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Critically Appraised Topics (CATs) in Veterinary Medicine: Applying Evidence in Clinical Practice

Brennan, Marnie L.; Arlt, Sebastian P.; Belshaw, Zoe; Buckley, Louise; Corah, Louise; Doit, Hannah; Fajt, Virginia R.; Grindlay, Douglas J. C.; Moberly, Heather K.; Morrow, Lisa D.; Stavisky, Jenny; White, Constance

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Sebastian P. Arlt

Zoe Belshaw

Louise Buckley

Hannah Doit

Virginia R. Fajt

Douglas J. C. Grindlay

Heather K. Moberly

Jenny Stavisky

Constance White


Critically appraised topics (CATs) are evidence syntheses that provide veterinary professionals with information to rapidly address clinical questions and support the practice of evidence-based veterinary medicine (EBVM). They also have an important role to play in both undergraduate and post-registration education of veterinary professionals, in research and knowledge gap identification, literature scoping, preparing research grants and informing policy. CATs are not without limitations, the primary one relating to the rapid approach used which may lead to selection bias or restrict information identified or retrieved. Furthermore, the narrow focus of CATs may limit applicability of the evidence findings beyond a specific clinical scenario, and infrequently updated CATs may become redundant. Despite these limitations, CATs are fundamental to EBVM in the veterinary profession. Using the example of a dog with osteoarthritis, the five steps involved in creating and applying a CAT to clinical practice are outlined, with an emphasis on clinical relevance and practicalities. Finally, potential future developments for CATs and their role in EBVM, and the education of veterinary professionals are discussed. This review is focused on critically appraised topics (CATs) as a form of evidence synthesis in veterinary medicine. It aims to be a primary guide for veterinarians, from students to clinicians, and for veterinary nurses and technicians (hereafter collectively called veterinary professionals). Additionally, this review provides further information for those with some experience of CATs who would like to better understand the historic context and process, including further detail on more advanced concepts. This more detailed information will appear in pop-out boxes with a double-lined surround to distinguish it from the information core to producing and interpreting CATs, and from the boxes with a single line surround which contain additional resources relevant to the different parts of the review.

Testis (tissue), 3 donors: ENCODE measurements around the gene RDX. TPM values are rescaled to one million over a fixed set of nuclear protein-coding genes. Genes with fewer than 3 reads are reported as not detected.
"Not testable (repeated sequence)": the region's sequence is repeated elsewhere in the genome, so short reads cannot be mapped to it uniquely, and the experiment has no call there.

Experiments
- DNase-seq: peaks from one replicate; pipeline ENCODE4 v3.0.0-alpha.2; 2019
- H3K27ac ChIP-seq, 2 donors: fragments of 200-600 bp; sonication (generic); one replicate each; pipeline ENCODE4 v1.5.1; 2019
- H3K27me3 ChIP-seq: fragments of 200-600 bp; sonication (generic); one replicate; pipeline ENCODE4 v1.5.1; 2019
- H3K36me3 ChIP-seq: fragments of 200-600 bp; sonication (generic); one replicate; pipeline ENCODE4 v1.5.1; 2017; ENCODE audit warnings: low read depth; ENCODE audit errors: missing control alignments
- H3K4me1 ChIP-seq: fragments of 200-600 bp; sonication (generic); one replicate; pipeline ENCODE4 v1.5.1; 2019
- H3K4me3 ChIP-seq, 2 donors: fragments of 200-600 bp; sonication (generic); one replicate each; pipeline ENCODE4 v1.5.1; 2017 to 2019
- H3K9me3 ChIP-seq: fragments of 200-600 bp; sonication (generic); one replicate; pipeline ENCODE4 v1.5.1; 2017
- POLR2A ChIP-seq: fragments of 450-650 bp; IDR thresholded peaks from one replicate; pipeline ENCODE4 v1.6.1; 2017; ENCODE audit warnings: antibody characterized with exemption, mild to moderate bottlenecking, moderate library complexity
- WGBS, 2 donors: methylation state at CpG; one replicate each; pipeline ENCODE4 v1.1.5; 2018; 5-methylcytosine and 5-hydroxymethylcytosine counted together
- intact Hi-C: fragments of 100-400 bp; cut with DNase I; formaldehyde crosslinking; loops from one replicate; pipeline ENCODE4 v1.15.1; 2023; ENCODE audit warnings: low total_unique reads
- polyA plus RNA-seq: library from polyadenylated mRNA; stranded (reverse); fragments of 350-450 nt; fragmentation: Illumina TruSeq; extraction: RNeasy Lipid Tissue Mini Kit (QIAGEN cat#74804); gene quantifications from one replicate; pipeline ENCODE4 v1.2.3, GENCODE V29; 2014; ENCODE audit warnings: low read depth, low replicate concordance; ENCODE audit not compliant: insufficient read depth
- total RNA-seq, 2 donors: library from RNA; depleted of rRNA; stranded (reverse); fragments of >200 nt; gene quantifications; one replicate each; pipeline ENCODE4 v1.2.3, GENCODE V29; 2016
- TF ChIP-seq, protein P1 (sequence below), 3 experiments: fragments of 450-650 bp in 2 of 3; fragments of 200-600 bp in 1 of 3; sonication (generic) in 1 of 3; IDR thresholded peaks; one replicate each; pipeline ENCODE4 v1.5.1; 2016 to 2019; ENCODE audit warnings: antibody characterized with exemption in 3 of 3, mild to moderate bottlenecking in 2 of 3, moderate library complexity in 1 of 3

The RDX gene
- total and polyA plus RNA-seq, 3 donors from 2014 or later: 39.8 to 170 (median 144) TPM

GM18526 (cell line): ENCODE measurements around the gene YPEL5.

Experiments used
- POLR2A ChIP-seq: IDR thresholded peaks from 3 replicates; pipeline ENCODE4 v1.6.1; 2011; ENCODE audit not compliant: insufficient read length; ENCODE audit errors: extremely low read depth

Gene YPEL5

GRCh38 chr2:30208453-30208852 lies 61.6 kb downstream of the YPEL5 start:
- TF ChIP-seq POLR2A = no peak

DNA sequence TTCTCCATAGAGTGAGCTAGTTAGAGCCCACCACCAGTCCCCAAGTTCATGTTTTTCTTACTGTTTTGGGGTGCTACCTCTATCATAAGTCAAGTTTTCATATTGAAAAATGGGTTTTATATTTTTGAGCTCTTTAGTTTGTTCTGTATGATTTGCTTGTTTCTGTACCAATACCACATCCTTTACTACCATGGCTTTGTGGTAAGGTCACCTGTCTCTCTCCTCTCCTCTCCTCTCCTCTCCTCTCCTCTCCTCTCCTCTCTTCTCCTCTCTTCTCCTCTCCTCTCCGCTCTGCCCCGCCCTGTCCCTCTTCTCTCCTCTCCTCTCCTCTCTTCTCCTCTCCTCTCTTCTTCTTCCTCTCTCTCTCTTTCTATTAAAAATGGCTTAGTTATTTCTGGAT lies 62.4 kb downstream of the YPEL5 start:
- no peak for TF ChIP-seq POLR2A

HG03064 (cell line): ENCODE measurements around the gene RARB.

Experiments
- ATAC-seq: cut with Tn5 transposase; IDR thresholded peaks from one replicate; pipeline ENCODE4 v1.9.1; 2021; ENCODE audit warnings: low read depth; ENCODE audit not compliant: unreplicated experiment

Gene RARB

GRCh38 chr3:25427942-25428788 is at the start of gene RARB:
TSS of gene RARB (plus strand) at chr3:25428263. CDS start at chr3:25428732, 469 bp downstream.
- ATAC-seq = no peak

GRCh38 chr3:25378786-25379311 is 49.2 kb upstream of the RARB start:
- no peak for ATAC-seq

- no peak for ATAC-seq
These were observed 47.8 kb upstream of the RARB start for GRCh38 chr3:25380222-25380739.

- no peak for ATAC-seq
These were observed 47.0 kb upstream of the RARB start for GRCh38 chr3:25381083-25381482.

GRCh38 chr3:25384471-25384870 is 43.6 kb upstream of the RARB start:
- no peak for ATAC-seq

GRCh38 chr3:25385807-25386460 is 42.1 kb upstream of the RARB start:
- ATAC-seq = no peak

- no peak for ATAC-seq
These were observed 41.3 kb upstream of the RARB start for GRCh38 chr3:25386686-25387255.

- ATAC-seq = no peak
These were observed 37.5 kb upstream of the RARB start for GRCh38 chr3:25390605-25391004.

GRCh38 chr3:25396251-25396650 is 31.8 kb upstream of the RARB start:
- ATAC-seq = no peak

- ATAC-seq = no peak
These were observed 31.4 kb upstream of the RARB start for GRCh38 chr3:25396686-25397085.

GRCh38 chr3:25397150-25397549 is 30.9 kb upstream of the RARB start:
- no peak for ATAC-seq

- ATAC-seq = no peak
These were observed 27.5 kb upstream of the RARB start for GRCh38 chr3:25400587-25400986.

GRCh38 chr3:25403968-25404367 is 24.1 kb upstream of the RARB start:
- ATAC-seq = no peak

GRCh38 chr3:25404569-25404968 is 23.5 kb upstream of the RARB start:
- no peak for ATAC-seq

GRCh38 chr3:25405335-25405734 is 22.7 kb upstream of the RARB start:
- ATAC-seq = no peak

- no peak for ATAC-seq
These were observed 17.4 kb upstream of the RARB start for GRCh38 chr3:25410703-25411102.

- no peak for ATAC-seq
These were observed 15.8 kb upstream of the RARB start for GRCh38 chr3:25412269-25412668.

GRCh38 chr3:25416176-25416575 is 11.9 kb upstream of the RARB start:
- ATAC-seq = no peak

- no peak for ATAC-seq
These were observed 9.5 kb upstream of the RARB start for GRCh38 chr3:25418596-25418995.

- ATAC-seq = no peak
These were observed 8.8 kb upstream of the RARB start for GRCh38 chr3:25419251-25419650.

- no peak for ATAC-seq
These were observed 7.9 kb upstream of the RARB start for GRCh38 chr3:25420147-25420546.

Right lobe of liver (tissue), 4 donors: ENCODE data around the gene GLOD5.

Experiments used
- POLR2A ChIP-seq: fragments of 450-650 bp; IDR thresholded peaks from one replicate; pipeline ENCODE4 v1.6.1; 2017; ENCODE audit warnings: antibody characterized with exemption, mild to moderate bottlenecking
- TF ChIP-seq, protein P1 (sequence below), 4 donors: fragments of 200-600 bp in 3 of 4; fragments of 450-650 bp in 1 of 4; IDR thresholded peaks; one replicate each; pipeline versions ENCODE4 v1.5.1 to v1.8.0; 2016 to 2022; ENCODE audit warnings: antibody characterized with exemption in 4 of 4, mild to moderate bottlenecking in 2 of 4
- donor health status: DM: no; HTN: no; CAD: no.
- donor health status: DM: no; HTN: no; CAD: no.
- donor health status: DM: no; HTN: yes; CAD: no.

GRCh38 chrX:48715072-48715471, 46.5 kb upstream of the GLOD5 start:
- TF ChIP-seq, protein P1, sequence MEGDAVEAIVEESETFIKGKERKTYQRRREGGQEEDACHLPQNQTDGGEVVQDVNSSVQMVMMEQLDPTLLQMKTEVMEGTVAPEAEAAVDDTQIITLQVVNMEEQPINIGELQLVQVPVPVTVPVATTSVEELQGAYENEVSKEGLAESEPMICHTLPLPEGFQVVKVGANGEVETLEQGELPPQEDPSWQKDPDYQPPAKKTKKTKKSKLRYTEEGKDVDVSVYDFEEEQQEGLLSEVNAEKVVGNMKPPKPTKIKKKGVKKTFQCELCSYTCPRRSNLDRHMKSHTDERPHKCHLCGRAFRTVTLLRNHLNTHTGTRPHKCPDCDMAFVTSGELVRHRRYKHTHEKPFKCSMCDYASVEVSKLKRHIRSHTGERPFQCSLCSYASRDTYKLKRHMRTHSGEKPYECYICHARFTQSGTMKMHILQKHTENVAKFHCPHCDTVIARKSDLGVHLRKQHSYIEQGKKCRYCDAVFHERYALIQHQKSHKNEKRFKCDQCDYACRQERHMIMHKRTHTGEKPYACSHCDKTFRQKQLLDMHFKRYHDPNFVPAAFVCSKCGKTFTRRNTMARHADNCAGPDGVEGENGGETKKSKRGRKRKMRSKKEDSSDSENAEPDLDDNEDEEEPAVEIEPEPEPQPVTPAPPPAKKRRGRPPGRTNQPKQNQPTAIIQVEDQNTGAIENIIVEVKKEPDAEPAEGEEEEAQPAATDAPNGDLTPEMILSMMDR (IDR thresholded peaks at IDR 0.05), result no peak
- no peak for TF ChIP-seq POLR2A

Brennan, M. L., Arlt, S. P., Belshaw, Z., Buckley, L., Corah, L., Doit, H., …White, C. (2020). Critically Appraised Topics (CATs) in Veterinary Medicine: Applying Evidence in Clinical Practice. Frontiers in Veterinary Science, 7, Article 314.

Journal Article Type Article
Acceptance Date May 6, 2020
Online Publication Date Jun 26, 2020
Publication Date Jun 26, 2020
Deposit Date Oct 9, 2020
Publicly Available Date Oct 9, 2020
Journal Frontiers in Veterinary Science
Print ISSN 2297-1769
Publisher Frontiers Media
Peer Reviewed Peer Reviewed
Volume 7
Article Number 314
Keywords Critically appraised topic (CAT); Knowledge summary; BestBETs; Evidence synthesis, evidence-based veterinary medicine; Veterinary medicine; Clinical practice
Public URL
Publisher URL
Additional Information Brennan ML, Arlt SP, Belshaw Z, Buckley L, Corah L, Doit H, Fajt VR, Grindlay DJC, Moberly HK, Morrow LD, Stavisky J and White C (2020) Critically Appraised Topics (CATs) in Veterinary Medicine: Applying Evidence in Clinical Practice. Front. Vet. Sci. 7:314. doi: 10.3389/fvets.2020.00314
First published by Frontiers Media. Copyright © 2020 Brennan, Arlt, Belshaw, Buckley, Corah, Doit, Fajt, Grindlay, Moberly, Morrow, Stavisky and White. This is an open-access article distributed under the terms of the Creative Commons Attribution License (CC BY). The use, distribution or reproduction in other forums is permitted, provided the original author(s) and the copyright owner(s) are credited and that the original publication in this journal is cited, in accordance with accepted academic practice. No use, distribution or reproduction is permitted which does not comply with these terms.


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